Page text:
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Do they work for obesity and weight loss?


Interested in leptin? Here are the facts behind some frequently asked questions.

What is leptin?

Leptin is a hormone. They are chemical messengers that help different parts of the body work together. Leptin sends a signal to your brain that helps you feel full and less interested in food. You may hear it called a satiety hormone. (Satiety means hunger feels satisfied). It also plays a role in how your body converts fat into energy.

You still have leptin in your body. It is mainly made by your fat cells. But your stomach releases it when you eat. It travels through your bloodstream and into your brain.

And this is where leptin delivers a very important message: we have enough fuel!

“When the brain says, ‘Oh, we have leptin!’ It tells me we have fat, which tells me we have energy reserves to do things,” says Wajahat Mehal, MD, PhD, director of the Yale Metabolic Health and Weight Loss Program. That “stuff,” Mehal says, could be any number of things, from exercise to puberty growth to conceiving a child.

Low leptin levels, on the other hand, are part of the complex hormonal dance that makes you hungrier.

How does leptin work?

Leptin is an appetite suppressant. When everything is working properly, it helps you maintain a healthy weight by balancing the amount of food you eat with the amount of fat you have.

Specifically, high leptin levels tell your brain that “your fat cells are full,” which makes you less hungry.

If you’ve ever dieted, you may have noticed that you feel hungrier when you cut calories or start losing weight. This is partly because your body automatically produces less leptin when you lose body fat. However, keep in mind that you never lose fat cells. They just get smaller.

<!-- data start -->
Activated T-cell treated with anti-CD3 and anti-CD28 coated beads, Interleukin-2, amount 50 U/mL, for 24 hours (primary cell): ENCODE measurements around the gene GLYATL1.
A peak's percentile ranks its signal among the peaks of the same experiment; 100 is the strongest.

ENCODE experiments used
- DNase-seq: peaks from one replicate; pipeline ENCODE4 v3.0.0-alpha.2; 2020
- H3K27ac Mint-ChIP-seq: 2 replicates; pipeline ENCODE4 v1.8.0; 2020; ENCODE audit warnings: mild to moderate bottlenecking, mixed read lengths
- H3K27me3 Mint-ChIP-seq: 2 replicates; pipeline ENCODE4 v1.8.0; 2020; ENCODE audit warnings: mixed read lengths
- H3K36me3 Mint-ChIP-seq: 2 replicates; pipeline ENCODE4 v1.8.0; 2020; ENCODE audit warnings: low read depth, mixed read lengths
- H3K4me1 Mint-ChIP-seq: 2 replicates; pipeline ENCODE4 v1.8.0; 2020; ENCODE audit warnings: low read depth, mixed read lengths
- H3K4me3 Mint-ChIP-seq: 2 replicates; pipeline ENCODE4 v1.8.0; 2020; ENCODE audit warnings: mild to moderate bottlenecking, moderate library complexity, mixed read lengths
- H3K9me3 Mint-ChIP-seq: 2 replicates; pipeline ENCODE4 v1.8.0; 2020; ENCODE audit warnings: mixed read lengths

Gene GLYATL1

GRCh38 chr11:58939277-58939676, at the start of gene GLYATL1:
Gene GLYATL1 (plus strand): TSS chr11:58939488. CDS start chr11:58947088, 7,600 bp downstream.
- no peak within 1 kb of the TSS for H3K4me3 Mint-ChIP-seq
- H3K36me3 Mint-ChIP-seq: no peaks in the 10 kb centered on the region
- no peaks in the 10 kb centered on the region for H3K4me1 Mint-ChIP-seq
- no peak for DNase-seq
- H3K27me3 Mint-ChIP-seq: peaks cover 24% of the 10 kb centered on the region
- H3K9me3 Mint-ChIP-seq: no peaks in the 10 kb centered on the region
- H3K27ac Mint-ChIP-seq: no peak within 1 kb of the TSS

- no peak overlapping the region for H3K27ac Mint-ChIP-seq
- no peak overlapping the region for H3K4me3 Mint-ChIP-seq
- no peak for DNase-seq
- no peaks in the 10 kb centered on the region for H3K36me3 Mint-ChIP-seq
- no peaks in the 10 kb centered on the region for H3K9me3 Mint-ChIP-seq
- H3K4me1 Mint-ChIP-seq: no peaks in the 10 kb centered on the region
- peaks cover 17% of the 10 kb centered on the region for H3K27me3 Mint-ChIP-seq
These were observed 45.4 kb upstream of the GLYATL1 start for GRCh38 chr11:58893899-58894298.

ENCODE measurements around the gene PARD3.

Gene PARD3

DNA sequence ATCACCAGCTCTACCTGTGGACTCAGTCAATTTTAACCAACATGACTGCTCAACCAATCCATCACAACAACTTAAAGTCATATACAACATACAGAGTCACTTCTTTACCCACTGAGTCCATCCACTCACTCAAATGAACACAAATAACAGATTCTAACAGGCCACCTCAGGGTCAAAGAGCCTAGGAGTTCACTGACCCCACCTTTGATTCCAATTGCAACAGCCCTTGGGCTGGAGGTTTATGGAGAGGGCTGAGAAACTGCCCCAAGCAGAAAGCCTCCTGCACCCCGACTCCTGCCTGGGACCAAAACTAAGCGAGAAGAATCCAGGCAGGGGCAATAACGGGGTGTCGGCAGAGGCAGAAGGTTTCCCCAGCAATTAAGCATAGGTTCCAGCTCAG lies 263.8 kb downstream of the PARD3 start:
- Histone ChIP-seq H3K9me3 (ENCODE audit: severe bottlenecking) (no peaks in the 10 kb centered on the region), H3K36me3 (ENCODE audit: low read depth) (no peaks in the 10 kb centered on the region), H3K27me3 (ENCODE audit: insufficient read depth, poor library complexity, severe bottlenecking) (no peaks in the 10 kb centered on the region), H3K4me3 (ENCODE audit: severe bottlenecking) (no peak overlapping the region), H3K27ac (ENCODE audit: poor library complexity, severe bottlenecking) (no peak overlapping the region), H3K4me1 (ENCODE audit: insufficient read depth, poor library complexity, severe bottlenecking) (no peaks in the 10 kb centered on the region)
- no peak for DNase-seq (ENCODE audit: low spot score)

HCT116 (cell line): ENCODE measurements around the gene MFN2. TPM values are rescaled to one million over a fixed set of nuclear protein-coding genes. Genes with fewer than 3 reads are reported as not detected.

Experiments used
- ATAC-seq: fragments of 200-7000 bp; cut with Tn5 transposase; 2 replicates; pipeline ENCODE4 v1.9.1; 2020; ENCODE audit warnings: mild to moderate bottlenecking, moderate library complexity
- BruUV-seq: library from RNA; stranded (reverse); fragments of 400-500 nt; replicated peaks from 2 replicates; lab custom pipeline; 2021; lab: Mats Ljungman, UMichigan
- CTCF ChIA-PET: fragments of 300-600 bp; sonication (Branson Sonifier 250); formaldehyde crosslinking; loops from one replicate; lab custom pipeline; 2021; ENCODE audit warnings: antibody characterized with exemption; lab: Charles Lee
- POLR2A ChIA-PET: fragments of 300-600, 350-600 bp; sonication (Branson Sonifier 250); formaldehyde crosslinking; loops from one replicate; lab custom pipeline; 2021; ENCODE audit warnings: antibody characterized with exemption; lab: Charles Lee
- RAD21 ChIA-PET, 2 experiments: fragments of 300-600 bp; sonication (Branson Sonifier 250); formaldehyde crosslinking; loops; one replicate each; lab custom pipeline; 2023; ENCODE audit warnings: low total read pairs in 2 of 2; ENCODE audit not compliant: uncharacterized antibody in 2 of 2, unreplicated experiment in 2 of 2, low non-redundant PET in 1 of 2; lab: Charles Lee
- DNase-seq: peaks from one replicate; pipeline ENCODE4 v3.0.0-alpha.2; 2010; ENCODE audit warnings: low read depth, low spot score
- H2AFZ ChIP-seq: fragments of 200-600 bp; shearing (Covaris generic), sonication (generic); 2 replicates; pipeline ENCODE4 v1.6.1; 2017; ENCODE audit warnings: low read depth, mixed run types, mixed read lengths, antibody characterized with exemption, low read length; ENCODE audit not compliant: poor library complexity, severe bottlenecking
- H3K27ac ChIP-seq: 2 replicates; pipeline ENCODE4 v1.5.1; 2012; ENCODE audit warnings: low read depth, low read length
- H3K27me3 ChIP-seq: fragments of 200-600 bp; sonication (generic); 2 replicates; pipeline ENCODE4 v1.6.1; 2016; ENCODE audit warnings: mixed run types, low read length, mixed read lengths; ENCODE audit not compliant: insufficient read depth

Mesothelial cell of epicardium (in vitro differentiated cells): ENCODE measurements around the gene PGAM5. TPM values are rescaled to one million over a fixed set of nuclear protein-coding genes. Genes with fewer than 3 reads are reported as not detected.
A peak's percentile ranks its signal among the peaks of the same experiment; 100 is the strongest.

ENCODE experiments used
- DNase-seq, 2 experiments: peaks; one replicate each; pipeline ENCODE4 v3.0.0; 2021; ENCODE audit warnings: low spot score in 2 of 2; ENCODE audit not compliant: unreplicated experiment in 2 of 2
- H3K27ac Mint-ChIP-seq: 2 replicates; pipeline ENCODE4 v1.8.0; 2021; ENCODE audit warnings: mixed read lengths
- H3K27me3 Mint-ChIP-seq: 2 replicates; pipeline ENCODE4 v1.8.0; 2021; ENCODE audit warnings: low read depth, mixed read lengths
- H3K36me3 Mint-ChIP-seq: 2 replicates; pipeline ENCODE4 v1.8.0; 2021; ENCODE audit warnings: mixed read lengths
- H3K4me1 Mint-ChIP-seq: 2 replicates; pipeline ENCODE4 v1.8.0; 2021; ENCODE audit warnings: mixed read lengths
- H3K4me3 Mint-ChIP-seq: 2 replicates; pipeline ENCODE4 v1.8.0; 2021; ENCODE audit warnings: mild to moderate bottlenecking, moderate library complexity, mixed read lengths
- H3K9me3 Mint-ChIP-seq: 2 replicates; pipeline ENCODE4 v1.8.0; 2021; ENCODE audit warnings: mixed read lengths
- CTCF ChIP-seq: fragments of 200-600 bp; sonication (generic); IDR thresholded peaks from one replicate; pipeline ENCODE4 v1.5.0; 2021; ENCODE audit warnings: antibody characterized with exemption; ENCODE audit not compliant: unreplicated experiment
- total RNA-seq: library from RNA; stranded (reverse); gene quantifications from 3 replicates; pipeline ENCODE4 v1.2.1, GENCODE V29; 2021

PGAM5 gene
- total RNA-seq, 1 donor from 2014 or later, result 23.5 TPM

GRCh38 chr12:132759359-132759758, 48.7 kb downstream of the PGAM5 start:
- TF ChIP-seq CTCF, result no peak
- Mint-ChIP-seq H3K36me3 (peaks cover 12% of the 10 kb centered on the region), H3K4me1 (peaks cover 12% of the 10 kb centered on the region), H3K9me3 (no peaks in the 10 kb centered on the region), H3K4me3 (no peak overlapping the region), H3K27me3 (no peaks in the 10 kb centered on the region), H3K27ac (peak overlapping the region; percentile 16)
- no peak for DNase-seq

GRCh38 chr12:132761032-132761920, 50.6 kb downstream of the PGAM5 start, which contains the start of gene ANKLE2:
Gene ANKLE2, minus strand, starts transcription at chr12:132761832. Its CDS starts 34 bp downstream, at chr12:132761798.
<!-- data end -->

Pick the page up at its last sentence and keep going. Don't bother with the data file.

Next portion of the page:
But it’s not always about body fat. Simply fasting for several hours can cause your leptin levels to drop.

“If someone fasts for 8 to 10 hours, your total body fat won’t change much during that time, but leptin will go down,” says Yale’s Mehal. “It’s another way of telling the body that I’m in a relatively low energy state because I haven’t eaten in 10 hours.”

Hunger is complex, says Rutuja Patel, DO, medical director for medical weight loss at Northwestern Medicine Central DuPage Hospital. Hormones aren’t the only things that affect it. There are deep-rooted social and psychological issues that can alter the cycle of hunger and satiety, she says: “Does the food feel good to me? Do I really want to eat it? Do I have a circle of friends sitting here…so maybe I’ll eat some more?

Even your usual lifestyle habits around diet, exercise, and stress management can play a role.

How Does Sleep Affect Leptin Levels?

Most humans have a “diurnal” rhythm to their day. This means that they are active during the day and sleep at night. Leptin levels tend to peak between midnight and dawn, making you less hungry. This makes sense because you can’t do much about hunger when you’re sleeping in the middle of the night.

But sleep still plays an important role in leptin levels. A lack of sleep will disrupt all of your hormones, including leptin.